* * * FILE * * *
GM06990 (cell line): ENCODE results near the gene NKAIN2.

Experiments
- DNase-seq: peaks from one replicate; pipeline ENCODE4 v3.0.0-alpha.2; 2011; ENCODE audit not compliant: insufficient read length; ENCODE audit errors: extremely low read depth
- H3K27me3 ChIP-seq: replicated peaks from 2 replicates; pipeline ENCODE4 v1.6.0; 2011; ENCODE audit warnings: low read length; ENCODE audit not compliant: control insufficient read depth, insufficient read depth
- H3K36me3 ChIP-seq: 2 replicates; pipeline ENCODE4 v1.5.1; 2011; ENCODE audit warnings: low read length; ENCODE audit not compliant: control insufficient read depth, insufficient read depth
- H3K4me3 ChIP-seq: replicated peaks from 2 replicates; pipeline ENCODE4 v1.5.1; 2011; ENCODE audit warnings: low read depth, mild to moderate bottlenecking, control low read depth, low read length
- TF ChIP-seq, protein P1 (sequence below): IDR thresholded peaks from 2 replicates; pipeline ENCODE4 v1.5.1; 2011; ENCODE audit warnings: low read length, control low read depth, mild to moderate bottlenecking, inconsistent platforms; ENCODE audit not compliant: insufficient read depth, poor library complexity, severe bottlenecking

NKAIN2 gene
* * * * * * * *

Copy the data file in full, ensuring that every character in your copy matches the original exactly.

GM06990 (cell line): ENCODE results near the gene NKAIN2.

Experiments
- DNase-seq: peaks from one replicate; pipeline ENCODE4 v3.0.0-alpha.2; 2011; ENCODE audit not compliant: insufficient read length; ENCODE audit errors: extremely low read depth
- H3K27me3 ChIP-seq: replicated peaks from 2 replicates; pipeline ENCODE4 v1.6.0; 2011; ENCODE audit warnings: low read length; ENCODE audit not compliant: control insufficient read depth, insufficient read depth
- H3K36me3 ChIP-seq: 2 replicates; pipeline ENCODE4 v1.5.1; 2011; ENCODE audit warnings: low read length; ENCODE audit not compliant: control insufficient read depth, insufficient read depth
- H3K4me3 ChIP-seq: replicated peaks from 2 replicates; pipeline ENCODE4 v1.5.1; 2011; ENCODE audit warnings: low read depth, mild to moderate bottlenecking, control low read depth, low read length
- TF ChIP-seq, protein P1 (sequence below): IDR thresholded peaks from 2 replicates; pipeline ENCODE4 v1.5.1; 2011; ENCODE audit warnings: low read length, control low read depth, mild to moderate bottlenecking, inconsistent platforms; ENCODE audit not compliant: insufficient read depth, poor library complexity, severe bottlenecking

NKAIN2 gene